EEB Grad Student Guide

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This Wiki serves as a guide for graduate students in Princeton University's Department of Ecology and Evolutionary Biology. The information contained here is written by graduate students and is primarily maintained by the graduate student representatives (currently Ruthie Birger and Josh Daskin for the 2014-2015 academic year). It is meant to provide some official information but particularly informal advice and tips from older graduate students. For official documentation, we recommend asking Lolly O'Brien, Andy Dobson (Director of Graduate Students), or Lars Hedin (the chair of our department). This is an evolving, dynamic document, and any graduate student is welcome to edit the content. Please contact Ruthie or Josh if you'd like access to edit the Wiki, or if you'd like them to change or add something.

Use the table of contents to the right to navigate through the Wiki. You'll find information about the departmental requirements for completing a Ph.D. (although the information listed here should be correct, please see the department's official policy document for the actual letter of the law); a rough guide to what each year of graduate school will be like; information about stipend funding; important things to know when embarking on a research project; and a description of campus resources, departmental social activities, and typical extracurricular activities.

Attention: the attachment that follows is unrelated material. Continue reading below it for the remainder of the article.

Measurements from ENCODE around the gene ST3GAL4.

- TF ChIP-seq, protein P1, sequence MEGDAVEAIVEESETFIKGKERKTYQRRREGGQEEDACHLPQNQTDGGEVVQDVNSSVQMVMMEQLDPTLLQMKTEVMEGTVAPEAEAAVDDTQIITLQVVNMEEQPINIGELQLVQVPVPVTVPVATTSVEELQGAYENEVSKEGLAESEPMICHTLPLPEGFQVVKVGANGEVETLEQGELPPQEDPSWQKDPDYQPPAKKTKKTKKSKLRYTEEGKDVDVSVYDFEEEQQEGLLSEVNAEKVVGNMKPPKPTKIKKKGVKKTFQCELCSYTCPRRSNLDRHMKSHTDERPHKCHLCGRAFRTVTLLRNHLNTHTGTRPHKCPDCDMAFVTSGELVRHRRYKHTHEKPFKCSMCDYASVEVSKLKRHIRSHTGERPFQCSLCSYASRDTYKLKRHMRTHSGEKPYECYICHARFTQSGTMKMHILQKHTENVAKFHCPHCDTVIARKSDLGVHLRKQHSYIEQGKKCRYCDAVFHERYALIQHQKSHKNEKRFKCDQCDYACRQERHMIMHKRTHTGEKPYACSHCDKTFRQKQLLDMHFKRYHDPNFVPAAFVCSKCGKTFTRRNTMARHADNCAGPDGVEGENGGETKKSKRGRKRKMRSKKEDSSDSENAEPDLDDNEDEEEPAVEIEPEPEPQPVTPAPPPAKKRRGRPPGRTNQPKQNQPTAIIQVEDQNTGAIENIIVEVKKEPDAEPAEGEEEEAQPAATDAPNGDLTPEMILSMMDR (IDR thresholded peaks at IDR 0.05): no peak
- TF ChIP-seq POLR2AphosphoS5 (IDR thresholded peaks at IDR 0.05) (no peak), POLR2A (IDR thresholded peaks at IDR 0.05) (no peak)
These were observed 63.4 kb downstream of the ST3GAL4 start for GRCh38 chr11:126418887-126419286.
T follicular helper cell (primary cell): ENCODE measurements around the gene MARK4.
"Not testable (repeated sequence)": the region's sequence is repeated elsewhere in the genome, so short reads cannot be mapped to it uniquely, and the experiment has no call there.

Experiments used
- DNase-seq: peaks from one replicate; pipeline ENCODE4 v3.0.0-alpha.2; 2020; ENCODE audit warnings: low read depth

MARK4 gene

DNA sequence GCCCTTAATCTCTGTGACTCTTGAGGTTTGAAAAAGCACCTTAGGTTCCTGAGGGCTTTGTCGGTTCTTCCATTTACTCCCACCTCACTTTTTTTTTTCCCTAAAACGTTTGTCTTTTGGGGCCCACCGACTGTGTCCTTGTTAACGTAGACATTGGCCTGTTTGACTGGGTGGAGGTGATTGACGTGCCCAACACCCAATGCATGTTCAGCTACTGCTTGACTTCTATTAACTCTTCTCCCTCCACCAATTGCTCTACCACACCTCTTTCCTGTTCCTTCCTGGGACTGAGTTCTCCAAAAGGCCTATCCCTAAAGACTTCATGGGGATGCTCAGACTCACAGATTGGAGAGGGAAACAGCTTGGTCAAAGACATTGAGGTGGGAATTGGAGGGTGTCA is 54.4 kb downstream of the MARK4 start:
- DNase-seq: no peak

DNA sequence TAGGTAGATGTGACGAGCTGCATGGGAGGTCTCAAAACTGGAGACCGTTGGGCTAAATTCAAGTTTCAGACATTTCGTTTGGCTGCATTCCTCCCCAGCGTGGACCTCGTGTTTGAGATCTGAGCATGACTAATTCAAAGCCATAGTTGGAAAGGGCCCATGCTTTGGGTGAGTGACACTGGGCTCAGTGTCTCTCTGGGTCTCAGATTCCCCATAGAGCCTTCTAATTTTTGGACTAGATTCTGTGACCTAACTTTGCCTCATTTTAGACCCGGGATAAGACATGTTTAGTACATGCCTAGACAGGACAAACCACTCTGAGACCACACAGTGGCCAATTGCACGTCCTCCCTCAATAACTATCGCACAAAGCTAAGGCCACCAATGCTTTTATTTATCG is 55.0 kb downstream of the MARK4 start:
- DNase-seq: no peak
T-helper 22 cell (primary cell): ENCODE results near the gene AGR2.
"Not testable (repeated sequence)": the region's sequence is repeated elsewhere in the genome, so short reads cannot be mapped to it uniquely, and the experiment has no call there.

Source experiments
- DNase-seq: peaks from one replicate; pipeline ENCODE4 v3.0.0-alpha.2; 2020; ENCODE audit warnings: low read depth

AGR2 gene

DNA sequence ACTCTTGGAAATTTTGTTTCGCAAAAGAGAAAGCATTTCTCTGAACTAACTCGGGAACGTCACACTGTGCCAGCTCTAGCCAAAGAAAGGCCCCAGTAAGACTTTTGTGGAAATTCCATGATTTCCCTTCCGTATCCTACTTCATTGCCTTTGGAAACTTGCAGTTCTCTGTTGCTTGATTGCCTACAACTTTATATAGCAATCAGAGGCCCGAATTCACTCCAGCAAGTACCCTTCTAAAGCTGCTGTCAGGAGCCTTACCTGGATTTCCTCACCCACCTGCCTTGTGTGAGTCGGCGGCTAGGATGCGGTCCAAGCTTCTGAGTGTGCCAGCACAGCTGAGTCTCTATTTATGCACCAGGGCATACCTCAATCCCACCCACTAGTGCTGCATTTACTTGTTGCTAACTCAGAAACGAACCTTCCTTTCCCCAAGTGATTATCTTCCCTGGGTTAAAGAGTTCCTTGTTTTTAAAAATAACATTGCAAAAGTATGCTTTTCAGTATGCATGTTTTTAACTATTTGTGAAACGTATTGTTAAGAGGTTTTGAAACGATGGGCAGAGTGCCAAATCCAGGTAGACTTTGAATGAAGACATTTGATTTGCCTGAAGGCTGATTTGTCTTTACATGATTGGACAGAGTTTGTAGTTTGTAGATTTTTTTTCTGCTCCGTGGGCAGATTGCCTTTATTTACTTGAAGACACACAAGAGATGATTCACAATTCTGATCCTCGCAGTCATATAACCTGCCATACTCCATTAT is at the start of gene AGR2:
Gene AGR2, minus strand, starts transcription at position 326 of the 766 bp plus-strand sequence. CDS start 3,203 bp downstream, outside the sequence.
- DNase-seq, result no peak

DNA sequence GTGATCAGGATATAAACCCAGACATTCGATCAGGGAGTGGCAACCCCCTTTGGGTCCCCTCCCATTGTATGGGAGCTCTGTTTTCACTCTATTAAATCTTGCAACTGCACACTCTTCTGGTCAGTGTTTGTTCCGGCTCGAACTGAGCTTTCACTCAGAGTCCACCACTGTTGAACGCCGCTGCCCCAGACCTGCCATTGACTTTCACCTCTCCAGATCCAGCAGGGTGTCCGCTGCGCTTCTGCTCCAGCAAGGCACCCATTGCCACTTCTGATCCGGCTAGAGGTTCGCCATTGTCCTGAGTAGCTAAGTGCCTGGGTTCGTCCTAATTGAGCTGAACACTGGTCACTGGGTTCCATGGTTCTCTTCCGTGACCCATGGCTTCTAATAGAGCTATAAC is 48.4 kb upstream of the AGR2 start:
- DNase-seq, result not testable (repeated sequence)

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For prospective graduate students
If you are a prospective student, we recommend that you start at the official department website for information about the department and a list of current faculty. In addition, check out the websites of the faculty members and read about their interests and a few of their papers to see who you may be interested in working with. If your interests align with any of theirs, contact them early in the application process (early fall) to see if they are taking students this year, and if they may be interested in working with you. Applications for admission are typically due in December for enrollment the following fall.

Initially written in 2004 by Marissa Baskett, Jayatri Das, Nathan Gregory, and Duncan Menge, converted to wiki format in September 2009 by Sarah Batterman and Allison Shaw. Last updated September 2014 by Albert Kao.

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